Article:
This recipe for How to Smoke Ground Beef is contributed by Brian Kleinhans and was so intriguing that we wanted to share it with you here! Take it away Brian.
I’m like everyone and always looking for different flavors to make my dishes unique. One time, while smoking ribs I wondered if it would be possible to get that pit smoked flavor into ground meat. I figured out how. Here is how to smoke ground beef, or any ground meat for that matter.
How to Smoke Ground Beef:
Here’s What You Need
- 2 identical aluminum pans that will fit in your smoker or grill
- Ground meat
- 4 or five medium sized stones. Yes, rocks. I live in Arizona so I use what’s handy for a spacer between the aluminum pans but you could use anything that is heat resistant and not porous
Poke holes in the bottom of one of the aluminum pans. I lay a piece of cardboard on a cutting board and put the aluminum pan on top of that then poke the holes with a large fork or the tip of a knife. The cardboard allows you to poke holes in the pan without deforming it or going too deep.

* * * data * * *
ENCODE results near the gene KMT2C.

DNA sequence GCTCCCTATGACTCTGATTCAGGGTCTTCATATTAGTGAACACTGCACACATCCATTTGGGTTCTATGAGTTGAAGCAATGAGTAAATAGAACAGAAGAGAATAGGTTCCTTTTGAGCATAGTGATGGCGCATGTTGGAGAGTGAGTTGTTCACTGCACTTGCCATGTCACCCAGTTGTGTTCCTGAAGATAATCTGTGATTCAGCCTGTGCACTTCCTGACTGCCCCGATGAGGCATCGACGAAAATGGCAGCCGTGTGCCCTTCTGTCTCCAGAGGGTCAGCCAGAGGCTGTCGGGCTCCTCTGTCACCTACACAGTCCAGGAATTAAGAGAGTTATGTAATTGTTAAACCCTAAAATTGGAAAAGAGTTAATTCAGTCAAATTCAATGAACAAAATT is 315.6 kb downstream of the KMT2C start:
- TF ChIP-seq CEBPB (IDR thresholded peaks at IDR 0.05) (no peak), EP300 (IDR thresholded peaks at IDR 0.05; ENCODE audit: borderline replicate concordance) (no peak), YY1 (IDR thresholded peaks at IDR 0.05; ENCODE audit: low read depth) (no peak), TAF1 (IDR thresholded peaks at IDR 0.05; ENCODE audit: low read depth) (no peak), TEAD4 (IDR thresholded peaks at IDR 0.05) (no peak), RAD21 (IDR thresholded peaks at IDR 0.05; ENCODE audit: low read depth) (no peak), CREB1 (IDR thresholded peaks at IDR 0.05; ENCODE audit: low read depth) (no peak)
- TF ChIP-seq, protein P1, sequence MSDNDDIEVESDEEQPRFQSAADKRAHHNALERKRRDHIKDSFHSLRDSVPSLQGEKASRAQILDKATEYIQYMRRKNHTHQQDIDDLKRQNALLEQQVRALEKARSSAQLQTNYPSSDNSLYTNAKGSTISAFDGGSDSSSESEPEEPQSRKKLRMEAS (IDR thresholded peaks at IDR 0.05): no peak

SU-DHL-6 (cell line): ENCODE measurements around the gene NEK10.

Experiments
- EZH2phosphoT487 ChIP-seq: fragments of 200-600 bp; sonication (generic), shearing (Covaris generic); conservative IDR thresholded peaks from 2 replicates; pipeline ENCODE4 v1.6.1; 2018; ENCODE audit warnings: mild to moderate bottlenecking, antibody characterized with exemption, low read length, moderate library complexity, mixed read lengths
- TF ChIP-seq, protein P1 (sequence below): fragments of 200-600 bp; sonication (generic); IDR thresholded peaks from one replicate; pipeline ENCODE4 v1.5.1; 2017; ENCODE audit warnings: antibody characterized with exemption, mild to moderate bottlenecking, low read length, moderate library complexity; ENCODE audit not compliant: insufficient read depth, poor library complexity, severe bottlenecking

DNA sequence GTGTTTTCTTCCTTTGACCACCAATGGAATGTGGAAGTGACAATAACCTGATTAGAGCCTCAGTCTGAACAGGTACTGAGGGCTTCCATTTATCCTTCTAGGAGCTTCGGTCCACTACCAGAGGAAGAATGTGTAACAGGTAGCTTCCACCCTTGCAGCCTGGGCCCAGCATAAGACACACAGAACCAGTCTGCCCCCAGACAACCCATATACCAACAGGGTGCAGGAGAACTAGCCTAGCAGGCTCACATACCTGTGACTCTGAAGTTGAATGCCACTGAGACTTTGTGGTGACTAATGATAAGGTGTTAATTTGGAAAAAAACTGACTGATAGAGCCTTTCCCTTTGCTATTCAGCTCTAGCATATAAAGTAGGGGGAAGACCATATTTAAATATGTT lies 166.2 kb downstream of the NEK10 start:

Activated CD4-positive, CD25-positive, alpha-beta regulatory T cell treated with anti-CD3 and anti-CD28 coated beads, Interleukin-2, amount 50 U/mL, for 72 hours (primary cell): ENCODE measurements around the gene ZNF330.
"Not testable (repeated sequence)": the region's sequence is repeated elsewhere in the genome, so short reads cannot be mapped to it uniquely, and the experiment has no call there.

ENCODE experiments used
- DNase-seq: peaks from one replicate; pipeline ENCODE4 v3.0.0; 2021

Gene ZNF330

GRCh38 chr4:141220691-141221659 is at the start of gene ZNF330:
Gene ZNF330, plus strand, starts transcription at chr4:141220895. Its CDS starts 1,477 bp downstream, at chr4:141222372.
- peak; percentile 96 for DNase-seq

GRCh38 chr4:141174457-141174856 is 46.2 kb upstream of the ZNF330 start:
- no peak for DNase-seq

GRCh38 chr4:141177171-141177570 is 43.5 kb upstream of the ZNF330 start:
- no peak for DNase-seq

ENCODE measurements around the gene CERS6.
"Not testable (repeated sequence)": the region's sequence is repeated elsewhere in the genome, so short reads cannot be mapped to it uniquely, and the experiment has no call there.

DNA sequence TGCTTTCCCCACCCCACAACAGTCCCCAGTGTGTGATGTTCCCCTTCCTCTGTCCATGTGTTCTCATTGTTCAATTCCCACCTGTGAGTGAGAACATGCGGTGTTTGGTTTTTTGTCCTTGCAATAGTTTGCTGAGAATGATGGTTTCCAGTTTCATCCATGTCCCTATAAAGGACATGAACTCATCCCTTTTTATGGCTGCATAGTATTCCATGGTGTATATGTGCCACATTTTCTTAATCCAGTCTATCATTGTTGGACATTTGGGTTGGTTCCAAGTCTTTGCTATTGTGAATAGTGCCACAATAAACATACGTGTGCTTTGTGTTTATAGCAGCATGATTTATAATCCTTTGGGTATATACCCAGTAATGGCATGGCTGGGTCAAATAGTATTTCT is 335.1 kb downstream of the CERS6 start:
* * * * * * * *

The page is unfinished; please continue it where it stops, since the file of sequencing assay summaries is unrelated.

Crumble the ground meat into the pan that has the holes in it then place that pan inside the pan with your spacers. You want to expose as much of the surface of the meat to the smoke. As it cooks the fat will drain through the holes in the top pan and collect in the lower pan so your meat isn’t laying in the rendered fat.
Put the pans on your grill or smoker with some hickory wood smoke. Temperature isn’t crucial as the meat is already tender, but keep in mind the lower the temp the longer the cook time and the longer the meat will be exposed to the smoke. Ground meat absorbs smoke like a sponge so a thin clean smoke is best. I don’t use any seasoning at all with this as I don’t want to take away from the smoke flavor.
As the meat cooks it will caramelize on the top, use a spatula to chop the meat into smaller chunks, being careful not to poke through the top pan, and turn it over occasionally so all of the meat has a chance to brown.
Smoked ground meat.
I use this in my venison red chili and the smoke flavor really adds a unique flavor.
This aluminum pan method can also be used for meatloaf or chuck roasts on the grill.
And they don’t fall through the grate.